resentative George A. Smathcrs, of Miami and Waynesville,' Representatives of the commis-
... .u.. col npnim and dedication ofision who made the inspection were
Will De tne speaKeis ai ......... -.t n - t i R. Berrvman of Raleigh, eon-
il Liie r cti iv Lilian-,
a.t;, wjurr in the auditorium o
rvauiu own"" v-w - --
at noon Wednesday. The public is invited to attend the pro
cram which will begin promptly at noon. Prior to the for
mal program, the high school band will g.ve a 30-m mute ; con
cert "t ..jf
Formal Dedication And
Opening Of WHCC Will Be
Held At Moon VJednesday
Five Potatoes Weigh 16
Pounds, Displayed Here
Five large Sequoia type po
tatoes, weighing; a total of 16
pounds, have been displayed at
the First National bank here by
Tom Alexander, who grew them
on his Cataloochee ranch.
Mr. Alexander planted live
acres of Sequoias which have
met state requirements as certi
fied seed. One acre has been
harvested, netting 500 bushels.
MUST NOT TALK
WASHINGTON Labor Secre
tary Schwellcnbach has instructed
all Labor Department employees to
refrain from discussing the Taft'
Hartley labor law at least until
LABOR OFFICIALS TO MEET
ASHEVILLE North Carolina
will play host this month to labor
officials from all over the United
States and Canada. The meeting
at Asheville September 23 through
the 25 is the annual convention of
the International Association of
Governmental Labor Officials.
North Carolina Labor Commission
er Forrest Shuford is president of
A reorganizing meeting of the
Young Democrats of Haywood will
be held tonight, starting at 8
o'clock, in the courthouse.
Roy Taylor, district chairman of
the state organization, of Black
Mountain, and Miss Mary Elmore
of Waynesville, vice chairman, are
announced as the principal speak
ers. The meeting will be devoted
mostly to business, the election of
officers and delegates to the state
convention. There also will be a
general discussion of the work of
Young Democrats, which is now re
building to prewar strength.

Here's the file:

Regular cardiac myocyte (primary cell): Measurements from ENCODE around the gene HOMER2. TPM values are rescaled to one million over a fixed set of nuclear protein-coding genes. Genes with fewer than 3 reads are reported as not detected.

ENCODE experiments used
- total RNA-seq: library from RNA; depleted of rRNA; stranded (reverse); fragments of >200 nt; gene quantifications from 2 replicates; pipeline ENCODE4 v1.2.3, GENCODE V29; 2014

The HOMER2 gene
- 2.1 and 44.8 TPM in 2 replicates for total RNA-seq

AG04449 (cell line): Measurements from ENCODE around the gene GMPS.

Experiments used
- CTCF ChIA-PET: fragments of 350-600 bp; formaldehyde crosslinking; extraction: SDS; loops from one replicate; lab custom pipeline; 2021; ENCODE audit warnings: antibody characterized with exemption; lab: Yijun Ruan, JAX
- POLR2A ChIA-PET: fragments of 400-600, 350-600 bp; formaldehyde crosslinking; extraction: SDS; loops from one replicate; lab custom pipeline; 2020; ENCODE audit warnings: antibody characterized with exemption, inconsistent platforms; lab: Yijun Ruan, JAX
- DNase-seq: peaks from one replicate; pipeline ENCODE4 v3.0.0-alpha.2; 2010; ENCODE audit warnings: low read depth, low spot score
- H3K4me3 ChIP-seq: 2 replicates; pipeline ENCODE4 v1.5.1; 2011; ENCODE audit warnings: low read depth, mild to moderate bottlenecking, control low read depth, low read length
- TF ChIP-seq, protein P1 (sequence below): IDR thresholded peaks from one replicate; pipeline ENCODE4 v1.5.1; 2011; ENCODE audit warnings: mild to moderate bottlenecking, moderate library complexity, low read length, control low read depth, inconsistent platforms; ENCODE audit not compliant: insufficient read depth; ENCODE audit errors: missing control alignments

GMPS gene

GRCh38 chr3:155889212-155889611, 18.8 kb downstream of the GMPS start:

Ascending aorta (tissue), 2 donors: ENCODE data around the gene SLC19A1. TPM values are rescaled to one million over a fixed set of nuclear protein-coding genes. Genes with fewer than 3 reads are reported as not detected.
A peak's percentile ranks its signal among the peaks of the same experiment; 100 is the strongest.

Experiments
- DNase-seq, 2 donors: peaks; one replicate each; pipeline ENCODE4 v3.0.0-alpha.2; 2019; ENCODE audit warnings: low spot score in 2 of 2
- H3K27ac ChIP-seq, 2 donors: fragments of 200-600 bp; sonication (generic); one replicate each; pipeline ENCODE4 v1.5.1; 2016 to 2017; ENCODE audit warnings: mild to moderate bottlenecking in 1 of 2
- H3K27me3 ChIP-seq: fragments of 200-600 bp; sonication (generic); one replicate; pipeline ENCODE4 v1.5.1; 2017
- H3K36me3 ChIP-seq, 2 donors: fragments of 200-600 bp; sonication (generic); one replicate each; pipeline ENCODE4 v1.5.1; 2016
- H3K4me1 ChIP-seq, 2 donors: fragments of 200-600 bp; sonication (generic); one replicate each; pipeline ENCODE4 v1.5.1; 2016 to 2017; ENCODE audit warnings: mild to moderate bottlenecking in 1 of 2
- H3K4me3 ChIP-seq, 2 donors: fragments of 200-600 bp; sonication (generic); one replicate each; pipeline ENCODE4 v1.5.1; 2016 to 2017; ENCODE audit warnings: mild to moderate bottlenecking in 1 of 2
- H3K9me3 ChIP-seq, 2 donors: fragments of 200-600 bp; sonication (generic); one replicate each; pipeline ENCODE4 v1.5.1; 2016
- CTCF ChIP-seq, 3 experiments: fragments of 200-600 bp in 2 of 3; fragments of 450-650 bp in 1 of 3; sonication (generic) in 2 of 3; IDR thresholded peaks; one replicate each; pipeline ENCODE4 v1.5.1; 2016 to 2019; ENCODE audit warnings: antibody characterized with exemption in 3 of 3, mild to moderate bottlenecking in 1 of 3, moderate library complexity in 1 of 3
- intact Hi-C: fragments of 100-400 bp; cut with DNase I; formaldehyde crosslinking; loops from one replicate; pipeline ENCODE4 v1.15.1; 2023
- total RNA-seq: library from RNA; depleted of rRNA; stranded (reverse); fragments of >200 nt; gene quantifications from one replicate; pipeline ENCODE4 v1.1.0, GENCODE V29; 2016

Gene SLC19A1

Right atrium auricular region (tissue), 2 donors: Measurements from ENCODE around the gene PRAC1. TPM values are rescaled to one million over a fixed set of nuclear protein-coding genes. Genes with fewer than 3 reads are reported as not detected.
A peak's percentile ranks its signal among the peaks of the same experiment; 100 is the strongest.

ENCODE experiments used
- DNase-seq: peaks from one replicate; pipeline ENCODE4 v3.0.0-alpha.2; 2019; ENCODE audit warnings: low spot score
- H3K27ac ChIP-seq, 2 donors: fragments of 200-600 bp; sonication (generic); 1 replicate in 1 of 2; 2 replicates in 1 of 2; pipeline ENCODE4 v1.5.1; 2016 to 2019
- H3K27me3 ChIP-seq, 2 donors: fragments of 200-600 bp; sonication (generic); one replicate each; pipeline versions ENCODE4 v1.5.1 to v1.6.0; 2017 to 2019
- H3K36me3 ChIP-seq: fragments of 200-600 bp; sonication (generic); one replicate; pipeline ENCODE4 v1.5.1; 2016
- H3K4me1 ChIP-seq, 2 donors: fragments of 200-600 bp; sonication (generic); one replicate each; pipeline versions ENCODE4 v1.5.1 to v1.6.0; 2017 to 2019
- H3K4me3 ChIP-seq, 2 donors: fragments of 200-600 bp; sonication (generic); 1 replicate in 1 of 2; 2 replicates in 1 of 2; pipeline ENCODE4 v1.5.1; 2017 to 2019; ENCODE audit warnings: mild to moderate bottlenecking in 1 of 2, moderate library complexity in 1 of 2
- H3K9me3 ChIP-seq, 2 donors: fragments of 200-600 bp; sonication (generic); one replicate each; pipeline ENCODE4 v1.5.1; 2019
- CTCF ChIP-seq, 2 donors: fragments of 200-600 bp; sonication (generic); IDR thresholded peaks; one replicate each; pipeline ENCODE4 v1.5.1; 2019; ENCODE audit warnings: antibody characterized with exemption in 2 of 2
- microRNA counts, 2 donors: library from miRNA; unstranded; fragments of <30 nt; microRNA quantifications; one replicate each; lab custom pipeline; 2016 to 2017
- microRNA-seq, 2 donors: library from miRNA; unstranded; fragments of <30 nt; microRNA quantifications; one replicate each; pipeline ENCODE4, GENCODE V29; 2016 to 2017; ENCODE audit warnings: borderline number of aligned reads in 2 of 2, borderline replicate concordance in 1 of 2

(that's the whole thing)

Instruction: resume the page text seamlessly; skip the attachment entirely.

The Haywood club became inac
tive during the war, but former
members are anxious to resume ac
tivities with the high interest held
in the past.
Many persons now are eligible to
become members of the organiza
tion that were not during the past,
and all are invited to attend the
Old Folks Day
Set For Sunday
At Morning Star
Of This Section
Senator William B. Umstead
spent Sunday night in Waynesville,
and yesterday spent several hours
visiting friends. On Sunday morn-
The 6th annual Old Folks Day!"; - ' irno"'
. I class in Canton,
will be held Sunday. September ,js
14 at Morning Star .Methodist, I'-" Im i,cn-st,,l in
CMUICIl, liertl stimuli, v.,,,, a .u.(s-
attendance expected for the occa
sion. The Rev. Dr. David E. Camack,
a former pastor of the church, will
deliver the morning sermon at 11
o'clock. Dinner will be served pic
nic style on the church grounds at
During the afternoon a musical
program will be held under the
guidance of George W. Smathers,
music chairman. Group singing
and renditions, from quartets and
choirs are planned.
Charles A. Rhodarmer and Quay
Smathers are cochairmen of arrangements.
'the development of Western North
j Carolina and believe that additional
I recreational facilities are absolulc
! ly necessary in this area. I do not
feel there is another place in the
'nation when- such scenery as may
be found in this immediate section
J is as readily accessible.
' "Some 12 years ago, I was among
i those making a trip to Baltimore
in the interest of the Blue Ridge
Parkway. Since thai time I have
! continued to be deeply interested
in the development of the project
and the Park."